There have been endless articles written educating agents on how to use Twitter. There are also a ton of helpful posts about how to manage your time on the site so that you maximize your success without getting caught up in the world of pointless tweets.
Yet, despite the articles and the help, most agents are still using Twitter as a megaphone instead of a smartphone.
Here are a few ways to help you turn things around to start using Twitter correctly:
Ease up on the broadcasting
Promoting yourself is a necessity, but 90 percent of the time you should be talking with your followers instead of to them. Open house mentions, new blog posts and new listings alerts get old very quickly. Your followers will start treating your tweets the way they treat the commercials on their DVR: They’ll fast forward right through them and pretend like they don’t exist.
If you sign on to Twitter and no one has sent you any messages, that’s a good indication that you’re broadcasting too much and your tweets are being ignored. Start a conversation, even if it’s just saying hello to some of your fellow agents. You’ll be surprised at how much paying attention to someone else will get you noticed.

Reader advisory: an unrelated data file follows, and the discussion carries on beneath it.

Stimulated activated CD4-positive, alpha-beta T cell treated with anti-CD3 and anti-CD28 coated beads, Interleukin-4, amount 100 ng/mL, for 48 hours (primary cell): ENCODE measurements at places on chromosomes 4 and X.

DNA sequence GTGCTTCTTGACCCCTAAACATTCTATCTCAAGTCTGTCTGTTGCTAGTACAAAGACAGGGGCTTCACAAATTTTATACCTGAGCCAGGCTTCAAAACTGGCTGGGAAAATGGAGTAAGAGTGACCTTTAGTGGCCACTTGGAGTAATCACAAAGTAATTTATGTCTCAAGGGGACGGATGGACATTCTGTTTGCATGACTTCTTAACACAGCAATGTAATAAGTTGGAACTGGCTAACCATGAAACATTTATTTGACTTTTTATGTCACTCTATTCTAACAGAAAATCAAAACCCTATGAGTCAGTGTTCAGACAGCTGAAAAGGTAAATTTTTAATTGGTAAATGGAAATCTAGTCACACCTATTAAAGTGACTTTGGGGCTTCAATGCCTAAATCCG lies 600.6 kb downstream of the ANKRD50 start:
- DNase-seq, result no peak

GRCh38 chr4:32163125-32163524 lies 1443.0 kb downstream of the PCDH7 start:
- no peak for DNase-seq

Respond when people talk to you
If someone was standing in front of you and asked you a question, would you stay silent, or would you respond? When you receive a text or an email, do you hit delete or do you answer? If you couldn’t imagine ignoring people in those scenarios, why is social media any different?
A sure way to make someone feel like they don’t matter to you is to ignore them. If you receive a message and you’re too busy to engage completely, that’s OK. Respond immediately with a thank you, and then a longer follow-up later, or even the next day, but don’t ignore the message. Ignoring people is the quickest way to get yourself unfollowed.
Keep it light
Aren’t too fond of property or tax laws proposed in your state by a particular political party? Keep it to yourself. Your professional, public Twitter profile is no place to be discussing politics. Remember, your goal in being on a site like Twitter is to make yourself approachable. You can do that only by keeping it light. Obviously, you’re entitled to your opinions and every single post does not have to discuss real estate, but on your professional Twitter you need to steer clear of hot-button issues. Finding one person who agrees with you is not worth potentially alienating 100 prospective clients, or offending any current ones.
These three are the most common mistakes agents make, but they are extremely easy to reverse. Remember, you’re connecting with others on a different medium, but you need to be the same as you would be face to face, even if it is by using only 140 characters.